GERALDINE BYRNE NASON (Ireland) condemned the continued detention of Bah N’Daw and Moctar Ouane and echoed calls urging their immediate release from house arrest. In welcoming the ongoing leadership shown by the African Union and ECOWAS in efforts to resolve the crisis, she declared: “The Transition Charter guarantees an inclusive and democratically elected civilian Government for the citizens of Mali. These guarantees must be upheld.” She highlighted that inclusion must focus on the promotion of gender equity, in large part so that women can participate fully in electoral processes. Delays to the electoral process will deepen the political crisis, she warned the Council, calling for the establishment of an electoral management entity as soon as possible. To better implement the peace agreement, MINUSMA must work at all levels of society to increase support and understanding of the process and assist authorities in prosecuting criminals. Ongoing human rights violations across Mali must end, she stressed, making the case for progress towards ending impunity, including for crimes against children.
ODD INGE KVALHEIM (Norway) warned the Council that the latest coup in Mali jeopardizes the hard-fought gains achieved through the implementation of the transitional process. “We expect the recently appointed transitional Government to respect the timeline for inclusive, transparent and credible presidential elections by March 2022,” he declared, going on to identify three key issues that must be addressed to successfully implement the peace process. First, he stressed the need to strengthen protections for civilians, especially children, including by ensuring safe and unhindered humanitarian access to protect and assist vulnerable populations. Second, he said that protecting human rights and ensuring accountability are prerequisites for the trust-building needed to move Mali forward. To that end, he called for a conference on impunity and fair criminal justice to help combat impunity. Finally, he underscored the links between climate change and security, particularly the pressures placed on Mali by increasingly scarce resources. “Security depends on inclusive and sustainable development, good governance and respect for the human rights of all Malians,” he concluded.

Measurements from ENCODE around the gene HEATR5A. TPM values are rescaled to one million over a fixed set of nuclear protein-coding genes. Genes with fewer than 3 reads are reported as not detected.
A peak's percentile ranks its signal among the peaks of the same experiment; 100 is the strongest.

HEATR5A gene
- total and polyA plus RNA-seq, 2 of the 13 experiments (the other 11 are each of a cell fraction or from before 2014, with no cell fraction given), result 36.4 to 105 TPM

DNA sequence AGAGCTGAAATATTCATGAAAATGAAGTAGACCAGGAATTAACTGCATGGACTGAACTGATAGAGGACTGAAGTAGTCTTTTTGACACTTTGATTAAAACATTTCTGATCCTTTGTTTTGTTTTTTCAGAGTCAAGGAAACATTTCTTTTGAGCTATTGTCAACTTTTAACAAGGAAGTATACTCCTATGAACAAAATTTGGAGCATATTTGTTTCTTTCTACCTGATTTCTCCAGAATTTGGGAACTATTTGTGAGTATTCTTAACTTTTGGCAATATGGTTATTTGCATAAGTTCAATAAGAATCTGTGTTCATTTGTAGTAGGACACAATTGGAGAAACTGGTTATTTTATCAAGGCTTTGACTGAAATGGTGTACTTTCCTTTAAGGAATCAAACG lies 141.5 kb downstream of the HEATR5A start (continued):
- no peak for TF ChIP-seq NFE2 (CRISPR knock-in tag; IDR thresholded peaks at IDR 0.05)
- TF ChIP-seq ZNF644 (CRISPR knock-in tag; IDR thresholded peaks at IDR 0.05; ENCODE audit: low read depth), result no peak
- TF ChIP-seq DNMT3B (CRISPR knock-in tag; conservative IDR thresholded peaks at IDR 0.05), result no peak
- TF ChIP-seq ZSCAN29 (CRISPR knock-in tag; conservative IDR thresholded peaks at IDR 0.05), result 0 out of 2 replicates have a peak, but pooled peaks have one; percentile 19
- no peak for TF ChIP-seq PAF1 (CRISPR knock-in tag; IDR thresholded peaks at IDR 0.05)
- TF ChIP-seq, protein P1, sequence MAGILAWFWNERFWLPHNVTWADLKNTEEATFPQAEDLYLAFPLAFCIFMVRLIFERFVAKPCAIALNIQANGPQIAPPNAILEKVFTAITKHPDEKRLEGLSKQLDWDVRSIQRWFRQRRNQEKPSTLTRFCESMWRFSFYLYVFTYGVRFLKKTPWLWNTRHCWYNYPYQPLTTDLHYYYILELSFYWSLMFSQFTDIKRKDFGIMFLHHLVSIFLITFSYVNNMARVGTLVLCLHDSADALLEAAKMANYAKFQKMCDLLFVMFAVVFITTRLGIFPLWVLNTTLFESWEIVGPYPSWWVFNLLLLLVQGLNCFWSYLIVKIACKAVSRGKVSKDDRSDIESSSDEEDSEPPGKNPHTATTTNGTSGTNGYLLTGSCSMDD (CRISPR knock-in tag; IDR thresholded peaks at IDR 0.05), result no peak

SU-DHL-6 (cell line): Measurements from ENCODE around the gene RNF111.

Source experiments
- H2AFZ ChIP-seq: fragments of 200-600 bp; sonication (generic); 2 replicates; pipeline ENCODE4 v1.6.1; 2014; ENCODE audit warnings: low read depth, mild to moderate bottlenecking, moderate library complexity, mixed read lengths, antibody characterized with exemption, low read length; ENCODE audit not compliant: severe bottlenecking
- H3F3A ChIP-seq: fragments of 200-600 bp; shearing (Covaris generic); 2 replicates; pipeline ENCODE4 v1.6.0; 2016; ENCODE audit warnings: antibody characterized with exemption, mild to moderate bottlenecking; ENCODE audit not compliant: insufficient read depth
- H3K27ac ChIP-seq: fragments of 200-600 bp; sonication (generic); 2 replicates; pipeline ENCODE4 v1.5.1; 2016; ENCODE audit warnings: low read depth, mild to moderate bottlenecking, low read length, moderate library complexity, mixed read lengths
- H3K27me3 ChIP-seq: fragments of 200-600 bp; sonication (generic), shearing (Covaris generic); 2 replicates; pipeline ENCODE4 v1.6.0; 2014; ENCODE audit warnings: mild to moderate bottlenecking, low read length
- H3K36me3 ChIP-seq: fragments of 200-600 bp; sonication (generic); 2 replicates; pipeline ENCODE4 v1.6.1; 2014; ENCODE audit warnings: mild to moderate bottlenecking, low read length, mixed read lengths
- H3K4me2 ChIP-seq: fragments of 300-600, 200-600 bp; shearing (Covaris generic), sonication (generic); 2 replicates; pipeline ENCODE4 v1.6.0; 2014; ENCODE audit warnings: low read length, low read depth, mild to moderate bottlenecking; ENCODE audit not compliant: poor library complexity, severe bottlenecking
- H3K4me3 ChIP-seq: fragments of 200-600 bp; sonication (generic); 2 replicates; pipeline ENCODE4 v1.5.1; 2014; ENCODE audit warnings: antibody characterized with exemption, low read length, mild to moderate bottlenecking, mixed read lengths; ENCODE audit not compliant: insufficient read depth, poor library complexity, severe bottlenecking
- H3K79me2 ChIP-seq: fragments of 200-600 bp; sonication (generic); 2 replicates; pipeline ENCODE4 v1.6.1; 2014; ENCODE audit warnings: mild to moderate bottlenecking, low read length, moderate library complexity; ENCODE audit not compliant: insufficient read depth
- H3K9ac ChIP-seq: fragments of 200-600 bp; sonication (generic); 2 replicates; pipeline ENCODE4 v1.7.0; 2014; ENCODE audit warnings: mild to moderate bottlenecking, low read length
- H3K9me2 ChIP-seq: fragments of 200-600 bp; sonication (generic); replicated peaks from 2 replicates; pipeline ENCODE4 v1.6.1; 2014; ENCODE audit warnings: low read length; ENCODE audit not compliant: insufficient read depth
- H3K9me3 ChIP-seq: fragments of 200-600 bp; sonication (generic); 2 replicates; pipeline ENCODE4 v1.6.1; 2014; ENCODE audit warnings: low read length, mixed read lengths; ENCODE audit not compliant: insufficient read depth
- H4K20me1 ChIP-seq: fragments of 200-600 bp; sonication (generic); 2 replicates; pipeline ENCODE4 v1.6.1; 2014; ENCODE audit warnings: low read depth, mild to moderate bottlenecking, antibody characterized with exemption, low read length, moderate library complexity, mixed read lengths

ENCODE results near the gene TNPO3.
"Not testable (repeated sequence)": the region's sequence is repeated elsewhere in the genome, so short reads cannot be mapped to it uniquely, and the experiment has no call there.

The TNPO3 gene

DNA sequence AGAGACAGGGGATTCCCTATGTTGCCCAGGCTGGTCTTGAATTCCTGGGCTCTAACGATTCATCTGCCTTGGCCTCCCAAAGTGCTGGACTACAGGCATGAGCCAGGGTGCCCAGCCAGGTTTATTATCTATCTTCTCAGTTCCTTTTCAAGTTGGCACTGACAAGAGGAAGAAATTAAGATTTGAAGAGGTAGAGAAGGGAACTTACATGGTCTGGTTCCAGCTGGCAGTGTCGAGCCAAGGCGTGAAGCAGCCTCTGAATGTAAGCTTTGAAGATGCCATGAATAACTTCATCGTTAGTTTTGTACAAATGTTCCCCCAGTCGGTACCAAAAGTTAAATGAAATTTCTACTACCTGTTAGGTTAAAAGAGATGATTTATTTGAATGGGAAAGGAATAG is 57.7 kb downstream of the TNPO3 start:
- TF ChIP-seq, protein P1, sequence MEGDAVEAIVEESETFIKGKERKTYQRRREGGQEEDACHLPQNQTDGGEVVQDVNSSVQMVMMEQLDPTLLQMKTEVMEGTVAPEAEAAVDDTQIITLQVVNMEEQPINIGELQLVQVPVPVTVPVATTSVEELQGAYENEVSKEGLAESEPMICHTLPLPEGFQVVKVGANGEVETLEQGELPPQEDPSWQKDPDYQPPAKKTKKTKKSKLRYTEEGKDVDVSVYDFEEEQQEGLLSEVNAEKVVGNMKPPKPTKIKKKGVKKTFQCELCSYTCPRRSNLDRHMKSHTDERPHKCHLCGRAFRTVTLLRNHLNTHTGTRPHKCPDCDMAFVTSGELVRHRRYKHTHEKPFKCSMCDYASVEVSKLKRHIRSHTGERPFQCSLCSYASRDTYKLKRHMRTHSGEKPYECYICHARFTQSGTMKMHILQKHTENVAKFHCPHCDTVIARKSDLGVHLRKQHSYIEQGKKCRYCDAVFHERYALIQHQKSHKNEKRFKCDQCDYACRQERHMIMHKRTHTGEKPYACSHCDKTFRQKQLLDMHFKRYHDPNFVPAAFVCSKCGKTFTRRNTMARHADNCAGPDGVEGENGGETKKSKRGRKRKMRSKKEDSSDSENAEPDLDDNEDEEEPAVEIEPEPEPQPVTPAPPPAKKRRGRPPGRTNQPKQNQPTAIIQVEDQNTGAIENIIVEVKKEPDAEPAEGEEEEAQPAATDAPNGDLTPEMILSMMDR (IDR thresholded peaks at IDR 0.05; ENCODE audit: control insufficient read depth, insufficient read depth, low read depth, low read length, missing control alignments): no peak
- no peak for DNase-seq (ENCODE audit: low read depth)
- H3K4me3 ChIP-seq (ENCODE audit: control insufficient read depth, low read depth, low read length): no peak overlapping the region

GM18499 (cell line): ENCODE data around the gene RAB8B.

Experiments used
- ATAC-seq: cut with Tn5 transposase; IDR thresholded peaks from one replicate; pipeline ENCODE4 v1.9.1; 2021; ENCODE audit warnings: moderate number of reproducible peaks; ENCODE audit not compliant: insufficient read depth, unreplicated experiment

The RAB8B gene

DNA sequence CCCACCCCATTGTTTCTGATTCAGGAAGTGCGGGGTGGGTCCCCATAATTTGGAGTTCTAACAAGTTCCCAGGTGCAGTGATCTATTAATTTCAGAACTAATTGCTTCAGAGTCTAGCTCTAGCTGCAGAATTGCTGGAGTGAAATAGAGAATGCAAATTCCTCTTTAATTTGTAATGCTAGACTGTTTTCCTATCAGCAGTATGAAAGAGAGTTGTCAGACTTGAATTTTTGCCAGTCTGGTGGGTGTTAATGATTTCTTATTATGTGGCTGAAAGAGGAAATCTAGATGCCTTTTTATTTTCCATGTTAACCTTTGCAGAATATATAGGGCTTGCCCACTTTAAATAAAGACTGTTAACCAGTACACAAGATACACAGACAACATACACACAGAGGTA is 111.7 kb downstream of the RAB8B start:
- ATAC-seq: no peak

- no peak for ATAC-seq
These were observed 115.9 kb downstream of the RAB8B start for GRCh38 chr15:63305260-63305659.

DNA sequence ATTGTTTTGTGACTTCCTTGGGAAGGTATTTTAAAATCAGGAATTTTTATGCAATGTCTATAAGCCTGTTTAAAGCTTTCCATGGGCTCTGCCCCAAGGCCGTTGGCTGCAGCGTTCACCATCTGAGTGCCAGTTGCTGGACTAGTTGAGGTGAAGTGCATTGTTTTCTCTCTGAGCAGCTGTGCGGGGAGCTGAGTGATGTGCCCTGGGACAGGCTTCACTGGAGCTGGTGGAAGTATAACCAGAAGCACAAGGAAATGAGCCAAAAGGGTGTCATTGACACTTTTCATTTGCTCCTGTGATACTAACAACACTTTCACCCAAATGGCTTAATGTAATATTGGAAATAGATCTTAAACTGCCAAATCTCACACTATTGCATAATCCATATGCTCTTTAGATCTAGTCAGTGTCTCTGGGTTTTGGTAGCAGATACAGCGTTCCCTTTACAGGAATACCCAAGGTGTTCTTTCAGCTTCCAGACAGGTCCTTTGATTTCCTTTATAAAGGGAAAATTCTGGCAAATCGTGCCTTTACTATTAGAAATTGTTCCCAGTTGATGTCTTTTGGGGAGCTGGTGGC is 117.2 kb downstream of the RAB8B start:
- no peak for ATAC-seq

ANNA M. EVSTIGNEEVA (Russian Federation) stressed that resolving the existing challenges in Mali largely depends on internal political stability, taking note of the assurances given by the new authorities about the country’s transition, including the holding of presidential elections. It also depends on continuing dialogues among interested parties and strict application of the peace agreement. Expressing concern about the complex security situation in the country, including the areas bordering Niger and Burkina Faso, she called for greater efforts to counter terrorism. On the humanitarian situation, she warned that the deteriorating trend is a threat to regional security. The African Union Commission’s proposal to deploy an African standby force should deserve consideration. The Russian Federation is ready to consider the modalities of increasing assistance to the joint force. MINUSMA is a key factor to future stabilization of Mali, she said, noting that now is not the time to reduce military and economic assistance.
BARBARA WOODWARD (United Kingdom), expressing concern over the recent coup, called on the new transitional authorities to meet the conditions set by ECOWAS; namely, preparing for elections without delay, unconditionally releasing detainees and basing the remainder of the transition period on dialogue, consultation and compromise. She also called on the new transitional authorities to build on the former Government’s political-inclusivity measures and to uphold that Government’s wider commitments, including tackling impunity for human-rights violations and abuses. Further urging the transitional authorities to renew their commitment to the 2015 peace agreement, she said that progress depends on full ownership by all signatories, while noting the “real impact and value” of increasing women’s participation in the peace process. Such authorities, she added, must also conduct a full, transparent investigation into the assassination of the President of the Coordination des mouvements de l’Azawad.